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April 23rd, 2020

Authentication Underpins Ability To Serve Consumer Behavior Shaped by COVID-19

This article originally appeared on RetailDive.com on April 23, 2020.

COVID-19 is driving a surge in e-commerce transactions for some retail verticals, up 40% YoY across 850 U.S. retail e-commerce domains. People over age 60, some of the most vulnerable to the disease, are the most likely to avoid shopping centers and malls. Assuming that distribution centers can meet increased demand safely, older consumers’ move from brick-and-mortar shopping to e-commerce could endure after the pandemic ends.

Look to the precedent set by recent holiday seasons. A spike in Q4 e-commerce spending becomes the baseline for the following year. Considering consumer behavior in relation to COVID-19, Nielsen envisions older generations "turning to online shopping to meet more of their household needs as the pandemic subsides.

Opportunity lurks in the status quo

Merchants with e-commerce operations have an opportunity to attract and serve new consumers in these circumstances. Unfortunately, most digital authentication practices—the means by which they verify customers’ identities—stand in the way.

  1. Passwords frustrate customers and fail to defend merchants. Strong ones are hard to remember. Weak ones are reused with abandon.
  2. Device-fingerprinting solutions, which rate a device’s (e.g., smartphones, laptops, tablets, etc.) risk level in a transaction based on past behavior, can’t determine the trustworthiness of a new customer using an unfamiliar device. If the new customer attempts to make a large first-time purchase, their device’s lack of reputation could flag their order for review.
  3. Discrepancies in order information (e.g. a large distance between shipping and billing addresses, an AVS mismatch, etc.) might set off fraud rules that would ensnare the order in manual review.

If legacy digital authentication practices are too lenient, they will fail to mitigate fraud risk. If they impose too much friction or flag customers for manual review (i.e., false positives), they risk repelling older customers. The latter is a greater risk to merchants. Losses to false declines costs businesses billions of dollars more than losses to fraud. One-third of customers who suffer a false decline are unlikely to return to the merchant. Meeting your customers’ needs and expectations at a time like this is imperative, says Nate Smith, Group Manager of Product Marketing for Adobe Analytics. "It could either make or break your brand.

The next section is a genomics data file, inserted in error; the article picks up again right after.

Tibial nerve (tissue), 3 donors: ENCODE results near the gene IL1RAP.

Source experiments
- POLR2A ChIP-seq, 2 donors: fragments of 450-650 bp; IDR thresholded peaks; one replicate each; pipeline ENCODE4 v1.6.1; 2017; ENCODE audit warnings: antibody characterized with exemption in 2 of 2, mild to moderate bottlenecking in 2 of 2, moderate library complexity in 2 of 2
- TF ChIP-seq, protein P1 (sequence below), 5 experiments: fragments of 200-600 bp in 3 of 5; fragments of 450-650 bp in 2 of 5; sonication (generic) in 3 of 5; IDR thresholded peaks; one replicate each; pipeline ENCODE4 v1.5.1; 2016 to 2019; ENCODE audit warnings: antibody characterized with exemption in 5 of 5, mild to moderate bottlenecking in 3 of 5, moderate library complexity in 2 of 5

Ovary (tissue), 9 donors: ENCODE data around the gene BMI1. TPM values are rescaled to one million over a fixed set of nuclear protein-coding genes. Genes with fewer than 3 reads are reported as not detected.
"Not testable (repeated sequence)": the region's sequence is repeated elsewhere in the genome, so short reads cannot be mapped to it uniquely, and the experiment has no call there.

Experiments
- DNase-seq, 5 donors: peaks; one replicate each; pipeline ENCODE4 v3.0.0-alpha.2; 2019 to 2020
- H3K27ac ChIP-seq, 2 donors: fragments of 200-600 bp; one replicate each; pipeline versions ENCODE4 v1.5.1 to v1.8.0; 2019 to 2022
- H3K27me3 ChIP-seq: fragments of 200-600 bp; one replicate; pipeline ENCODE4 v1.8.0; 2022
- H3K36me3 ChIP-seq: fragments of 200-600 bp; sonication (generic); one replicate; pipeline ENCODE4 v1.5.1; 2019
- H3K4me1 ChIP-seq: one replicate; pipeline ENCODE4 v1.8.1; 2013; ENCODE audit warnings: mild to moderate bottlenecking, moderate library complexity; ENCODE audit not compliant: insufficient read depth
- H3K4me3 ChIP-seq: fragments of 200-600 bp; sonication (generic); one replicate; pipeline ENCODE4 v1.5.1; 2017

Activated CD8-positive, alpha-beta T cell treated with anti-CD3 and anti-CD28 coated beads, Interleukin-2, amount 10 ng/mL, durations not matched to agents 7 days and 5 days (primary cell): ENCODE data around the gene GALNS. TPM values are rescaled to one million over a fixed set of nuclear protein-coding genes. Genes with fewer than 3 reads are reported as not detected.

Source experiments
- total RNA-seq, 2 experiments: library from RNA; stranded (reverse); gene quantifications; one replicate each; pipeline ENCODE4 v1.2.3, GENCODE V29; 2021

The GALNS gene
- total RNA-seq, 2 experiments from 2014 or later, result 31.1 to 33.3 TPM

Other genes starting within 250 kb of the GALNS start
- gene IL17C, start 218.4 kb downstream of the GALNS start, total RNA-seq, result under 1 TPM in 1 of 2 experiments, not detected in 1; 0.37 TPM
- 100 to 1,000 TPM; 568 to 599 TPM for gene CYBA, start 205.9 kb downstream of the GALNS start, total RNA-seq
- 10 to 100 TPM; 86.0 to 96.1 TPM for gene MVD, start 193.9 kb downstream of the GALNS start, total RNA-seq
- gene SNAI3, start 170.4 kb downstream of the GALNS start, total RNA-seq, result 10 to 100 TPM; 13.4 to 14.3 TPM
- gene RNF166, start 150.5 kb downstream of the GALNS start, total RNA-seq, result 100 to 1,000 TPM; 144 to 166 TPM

This is no time to risk insulting new customers, losing sales, and sustaining brand damage on social media. The pandemic has introduced enough uncertainty into the retail sector. Adapting to changes in consumer behavior now will sustain merchants to continue operating in the future. And those changes in consumer behavior should not be assumed to be temporary. Nielsen foresees: Crisis-buying patterns during the outbreak will speed adoption of new, permanent behavior change.

Brands that have invested in authentication indicate that the results are worth the effort. McKinsey reports that when consumers find the authentication process easy, they use digital services 10 to 20 percent more than customers who are frustrated by authentication. This is important, because customers who use digital channels regularly spend roughly 45 percent more than customers who use digital channels sporadically.

A new way: device-based authentication

Retailers can minimize customer friction, false positives, and fraud risk by basing digital authentication on signals broadcast from customers’ devices. This approach, device-based authentication, determines the identity of the device’s user by analyzing the strength of linkages between three sources: the user’s offline data—identifiers such as name, home address, phone number, and email; the user’s online data—such as IP address, cookie ID, or a mobile advertising ID; and data from the user’s device—such as prepaid status, IP behavior, and the presence of a VPN or the Tor browser in the IP address. Device-based data is much, much more difficult to steal or manipulate than online or offline data.

This approach defines the gold standard for security and convenience. If a user’s offline and online identity data corroborates data associated with her device, then her identity can be authenticated and she can be served faster than is possible with other approaches. Consumers’ devices are uniquely attached to their owners and are likely to be replaced quickly if lost or stolen. They are trustworthy proxies for their owners’ digital identities. Device-based authentication is imperceptible to customers and minimizes false positives by establishing high confidence in customers’ identities.

Surpass customers’ expectations

Device-based authentication helps merchants to meet demand, weather this uncertain period, and position for a time when more e-commerce customers will have more discretionary dollars to spend. Easing customer authentication allows merchants to approve more transactions faster. Reducing false positives creates more opportunities to earn loyalty. Fewer orders flagged for manual review allows fraud analysts to focus on fewer cases and reduce fraud loss and chargebacks.

Authentication, the highest-volume customer journey by far," plays an essential role in merchants’ ability to serve the surge of e-commerce customers driven indoors by COVID-19. Merchants that use digital authentication as an opportunity to improve the buyer’s journey will be rewarded with happier and more loyal customers.

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